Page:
Holiday music played from speakers as staff at Lake Otis Elementary School worked hard Wednesday to bring smiles to students’ faces as they picked up school supplies curbside.
Since August, every Monday and Wednesday, families have picked up library books, school work, craft activities, Chromebooks and food from the elementary school for students, school librarian Misty Nelson said.
This Wednesday, the event was sprinkled with holiday cheer.
Sixth grade teacher Marisa Latico dressed up in a Rudolph onesie, Shelley Atkinson, the school counselor, donned a vibrant unicorn sweater, while Nelson wore a pair of elf-themed red-and-green overalls and a Santa hat.
“It gets smiles on kid’s faces, staff faces, everyone’s happy,” said Derrick Kubosh, who works as tech support for the Anchorage School District. “Especially this year. There’s a lot of families who just need a little boost.”
Kubosh, dressed as Santa Claus, passed out colorful mini candy canes to students from a chute that he and “the elves at the North Pole” made from PVC drainage pipe to maintain social distancing. He and Nelson thought of the idea and, after getting approval from their bosses, began working on the outfits. Kubosh’s wife even made him a matching face mask made out of Christmas stockings for the occasion.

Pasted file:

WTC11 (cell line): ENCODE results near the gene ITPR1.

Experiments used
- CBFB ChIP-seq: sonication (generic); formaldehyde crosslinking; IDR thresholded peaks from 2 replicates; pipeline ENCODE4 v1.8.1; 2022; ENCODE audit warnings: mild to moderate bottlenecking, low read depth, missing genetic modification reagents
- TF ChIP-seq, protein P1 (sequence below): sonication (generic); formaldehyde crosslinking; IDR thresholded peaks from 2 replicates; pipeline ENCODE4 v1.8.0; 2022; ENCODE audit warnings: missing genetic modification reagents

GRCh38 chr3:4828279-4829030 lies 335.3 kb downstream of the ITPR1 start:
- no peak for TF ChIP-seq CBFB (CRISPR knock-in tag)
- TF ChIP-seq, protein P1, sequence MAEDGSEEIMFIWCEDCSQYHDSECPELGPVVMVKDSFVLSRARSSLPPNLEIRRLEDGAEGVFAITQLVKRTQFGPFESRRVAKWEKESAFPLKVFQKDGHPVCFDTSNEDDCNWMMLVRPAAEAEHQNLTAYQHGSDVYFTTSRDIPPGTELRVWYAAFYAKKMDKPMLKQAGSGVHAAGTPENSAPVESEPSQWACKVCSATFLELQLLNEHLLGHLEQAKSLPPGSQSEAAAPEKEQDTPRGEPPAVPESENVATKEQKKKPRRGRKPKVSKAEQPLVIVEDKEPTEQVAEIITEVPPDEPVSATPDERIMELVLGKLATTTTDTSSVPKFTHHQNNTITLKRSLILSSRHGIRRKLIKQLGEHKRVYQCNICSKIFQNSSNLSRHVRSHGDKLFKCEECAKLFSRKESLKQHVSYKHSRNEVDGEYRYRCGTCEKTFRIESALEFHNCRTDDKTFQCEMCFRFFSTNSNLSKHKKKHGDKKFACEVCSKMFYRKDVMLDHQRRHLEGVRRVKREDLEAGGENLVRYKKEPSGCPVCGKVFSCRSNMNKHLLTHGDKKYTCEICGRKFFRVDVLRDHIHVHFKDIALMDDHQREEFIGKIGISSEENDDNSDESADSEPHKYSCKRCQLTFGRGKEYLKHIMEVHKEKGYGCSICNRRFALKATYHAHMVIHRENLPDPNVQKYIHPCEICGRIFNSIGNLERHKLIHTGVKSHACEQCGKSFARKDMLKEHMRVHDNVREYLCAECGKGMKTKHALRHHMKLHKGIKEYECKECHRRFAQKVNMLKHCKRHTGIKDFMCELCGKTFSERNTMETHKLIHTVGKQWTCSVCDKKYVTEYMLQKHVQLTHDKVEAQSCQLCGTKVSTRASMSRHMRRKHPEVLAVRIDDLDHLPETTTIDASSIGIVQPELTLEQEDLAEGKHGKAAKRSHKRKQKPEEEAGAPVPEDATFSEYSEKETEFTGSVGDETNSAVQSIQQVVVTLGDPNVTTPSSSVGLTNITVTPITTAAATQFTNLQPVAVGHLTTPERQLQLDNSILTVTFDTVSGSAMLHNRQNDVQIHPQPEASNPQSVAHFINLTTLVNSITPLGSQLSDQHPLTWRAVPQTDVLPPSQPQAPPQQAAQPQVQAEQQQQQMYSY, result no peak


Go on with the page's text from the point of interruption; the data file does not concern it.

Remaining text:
Inside the school, rows of backpacks -- gifted to a selection of students through the Anchorage Home Builders Association Shoebox Program -- and holiday gift bags made by teachers lined the gym floor.
Teachers and staff members took turns greeting cars and eager students, briefly catching up and delivering the goodies to each car.
“I see more of you than I see in Zoom!” Latico said to a student.
Deepa Senevirathne, whose three children -- now adults -- attended school at Lake Otis, carried on her tradition of delivering holiday cards to the teachers. They chatted outside her car, standing apart and motioned excitedly at one another.
Wednesday night, staff invited families to take photographs at the school playground, which had been decorated with lights for the staff holiday card.
Waves and elbow bumps replaced high fives and hugs, but still, children left smiling.
“The kids, they’re resilient,” said Indian Education Youth Development Tutor Debra Wright.
“Even though schooling has been very different this year and it’s had its challenges, we do it as a community,” Nelson said. “A community as a staff and a community as a school family.”